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Culture counts

by Anna Eliatamby
Indian Management July 2022

Culture can go wrong at the drop of a hat. What is a leader’s role in preserving it and aligning the team’s priorities with those of the organisation?

The question ‘How business cultures go wrong, and what can you do to improve them?’ is so very important and it is time to do something constructive. People are telling us that they have had enough. 47 million resigned from their jobs in the US in 2021, and toxicity was the key factor. 68 per cent of them did not have a job to go to.
We do not start life as a leader with an intention to be negative. Organisations do not have a desire to be as harmful as possible. Most leaders and organisations work to be positive most of the time. Yet when we look at the reality, there is plenty of evidence that the behaviour and actions of some organisations and leaders lead to cultures going wrong, in small and large ways.

What is present when cultures go wrong

We see people doing their job without enthusiasm and creativity. The few who create and maintain the toxic and awful culture are fine and unperturbed. We observe small and large unethical behaviours. There are low levels of civility, decency, and respect. Many are selfish and competitive. And inclusion is the exception, not the norm. People ignore or malign difference. Some or all of these issues can be present.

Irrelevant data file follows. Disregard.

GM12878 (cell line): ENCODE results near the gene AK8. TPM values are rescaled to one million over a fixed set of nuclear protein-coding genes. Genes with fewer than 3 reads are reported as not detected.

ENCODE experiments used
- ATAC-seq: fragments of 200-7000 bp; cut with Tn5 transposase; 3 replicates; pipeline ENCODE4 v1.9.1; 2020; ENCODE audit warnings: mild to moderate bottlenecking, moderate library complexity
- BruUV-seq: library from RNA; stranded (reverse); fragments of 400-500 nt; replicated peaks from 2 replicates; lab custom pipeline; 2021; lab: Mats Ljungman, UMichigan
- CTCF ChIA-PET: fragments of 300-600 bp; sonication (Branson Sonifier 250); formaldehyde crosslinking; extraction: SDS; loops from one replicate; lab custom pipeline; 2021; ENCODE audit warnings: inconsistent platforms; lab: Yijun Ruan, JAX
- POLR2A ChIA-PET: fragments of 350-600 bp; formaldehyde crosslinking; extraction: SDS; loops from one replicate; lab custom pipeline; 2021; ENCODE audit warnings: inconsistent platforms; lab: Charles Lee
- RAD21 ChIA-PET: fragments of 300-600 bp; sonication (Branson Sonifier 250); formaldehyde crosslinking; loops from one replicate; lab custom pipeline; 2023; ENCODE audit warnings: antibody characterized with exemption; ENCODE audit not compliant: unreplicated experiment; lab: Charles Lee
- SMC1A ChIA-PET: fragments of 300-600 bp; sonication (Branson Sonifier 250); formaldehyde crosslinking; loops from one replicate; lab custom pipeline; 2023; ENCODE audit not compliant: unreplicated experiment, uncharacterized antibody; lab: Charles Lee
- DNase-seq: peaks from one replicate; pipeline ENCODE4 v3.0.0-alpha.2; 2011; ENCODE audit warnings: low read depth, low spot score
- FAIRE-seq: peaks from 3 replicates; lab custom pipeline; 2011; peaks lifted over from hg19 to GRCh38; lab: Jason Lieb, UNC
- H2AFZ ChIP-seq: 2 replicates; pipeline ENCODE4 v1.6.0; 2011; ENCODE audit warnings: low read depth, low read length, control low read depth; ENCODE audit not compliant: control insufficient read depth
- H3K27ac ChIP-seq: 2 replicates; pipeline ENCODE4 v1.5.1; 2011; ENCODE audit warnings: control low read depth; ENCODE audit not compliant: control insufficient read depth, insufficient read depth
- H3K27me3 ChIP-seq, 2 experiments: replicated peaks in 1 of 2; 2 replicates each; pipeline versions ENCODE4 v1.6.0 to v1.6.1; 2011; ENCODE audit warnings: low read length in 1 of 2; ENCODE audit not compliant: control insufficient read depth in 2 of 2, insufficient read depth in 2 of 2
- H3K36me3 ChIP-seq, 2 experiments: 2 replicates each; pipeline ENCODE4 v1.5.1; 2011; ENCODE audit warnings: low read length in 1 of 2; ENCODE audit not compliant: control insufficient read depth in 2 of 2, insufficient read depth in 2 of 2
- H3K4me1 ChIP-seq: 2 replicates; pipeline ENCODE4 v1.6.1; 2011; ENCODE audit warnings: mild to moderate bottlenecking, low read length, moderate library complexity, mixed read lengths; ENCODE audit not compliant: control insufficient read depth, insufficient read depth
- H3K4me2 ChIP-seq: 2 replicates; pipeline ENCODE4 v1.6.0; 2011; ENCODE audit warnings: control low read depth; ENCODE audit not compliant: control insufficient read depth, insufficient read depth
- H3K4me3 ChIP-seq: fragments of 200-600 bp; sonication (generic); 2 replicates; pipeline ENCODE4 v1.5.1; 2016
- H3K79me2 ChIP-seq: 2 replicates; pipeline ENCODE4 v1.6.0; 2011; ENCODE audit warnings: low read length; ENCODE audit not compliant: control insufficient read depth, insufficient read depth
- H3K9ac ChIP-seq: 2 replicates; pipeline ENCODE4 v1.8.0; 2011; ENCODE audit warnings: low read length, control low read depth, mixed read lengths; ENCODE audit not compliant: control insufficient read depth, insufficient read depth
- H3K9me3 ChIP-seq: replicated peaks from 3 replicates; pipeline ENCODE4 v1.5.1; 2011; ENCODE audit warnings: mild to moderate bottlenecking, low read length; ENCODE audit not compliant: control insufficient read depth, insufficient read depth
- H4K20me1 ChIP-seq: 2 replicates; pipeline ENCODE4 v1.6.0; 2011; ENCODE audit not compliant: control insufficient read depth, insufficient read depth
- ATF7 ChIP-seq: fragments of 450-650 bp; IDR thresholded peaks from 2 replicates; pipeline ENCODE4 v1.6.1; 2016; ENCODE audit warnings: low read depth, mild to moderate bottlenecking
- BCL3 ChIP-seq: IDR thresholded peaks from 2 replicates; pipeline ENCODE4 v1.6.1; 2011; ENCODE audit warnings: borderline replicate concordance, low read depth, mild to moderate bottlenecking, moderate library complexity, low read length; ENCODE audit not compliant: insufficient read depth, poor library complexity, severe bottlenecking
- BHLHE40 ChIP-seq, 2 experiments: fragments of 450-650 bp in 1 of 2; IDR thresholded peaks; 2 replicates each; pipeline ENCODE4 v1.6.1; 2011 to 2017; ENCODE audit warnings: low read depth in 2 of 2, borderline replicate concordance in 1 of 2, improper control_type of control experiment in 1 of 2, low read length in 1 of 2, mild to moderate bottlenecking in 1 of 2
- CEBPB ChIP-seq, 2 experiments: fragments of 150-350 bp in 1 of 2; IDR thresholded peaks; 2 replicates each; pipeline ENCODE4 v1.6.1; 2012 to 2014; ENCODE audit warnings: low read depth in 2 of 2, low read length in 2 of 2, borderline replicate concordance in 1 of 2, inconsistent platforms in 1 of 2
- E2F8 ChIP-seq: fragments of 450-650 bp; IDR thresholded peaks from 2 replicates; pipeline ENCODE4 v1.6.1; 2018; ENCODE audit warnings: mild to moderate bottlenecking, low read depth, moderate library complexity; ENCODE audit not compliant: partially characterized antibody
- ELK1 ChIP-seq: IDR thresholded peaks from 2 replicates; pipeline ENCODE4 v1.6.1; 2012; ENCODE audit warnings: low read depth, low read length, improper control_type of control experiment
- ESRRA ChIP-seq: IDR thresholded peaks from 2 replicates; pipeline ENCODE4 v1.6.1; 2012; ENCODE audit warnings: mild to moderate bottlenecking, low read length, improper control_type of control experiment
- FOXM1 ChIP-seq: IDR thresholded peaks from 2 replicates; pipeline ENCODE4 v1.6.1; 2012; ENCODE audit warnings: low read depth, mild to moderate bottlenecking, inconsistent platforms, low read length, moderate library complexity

The psychological impact of these is massive. Working in a toxic culture triples the risk of depression, decreases well-being, lowers morale and productivity. People who received compensation for being the subject of negative behaviours report it takes more than a year to recover from working in such awfulness.

What can go wrong and why?

Cultures can change at the drop of a hat, because of the leader and his/her positivity or negativity. A negative culture can also arise if a leader is not assertive and too laissez-faire. This also allows others to do what they want as they know there’ll be minimum accountability.

[Mis]governance may contribute to the distastefulness and ignorance. There is plenty of global research, going back decades, that reveals toxicity. What there isn’t are the courage and willingness by leadership to tackle negativity and the lack of diversity, even if they have a report showing awfulness.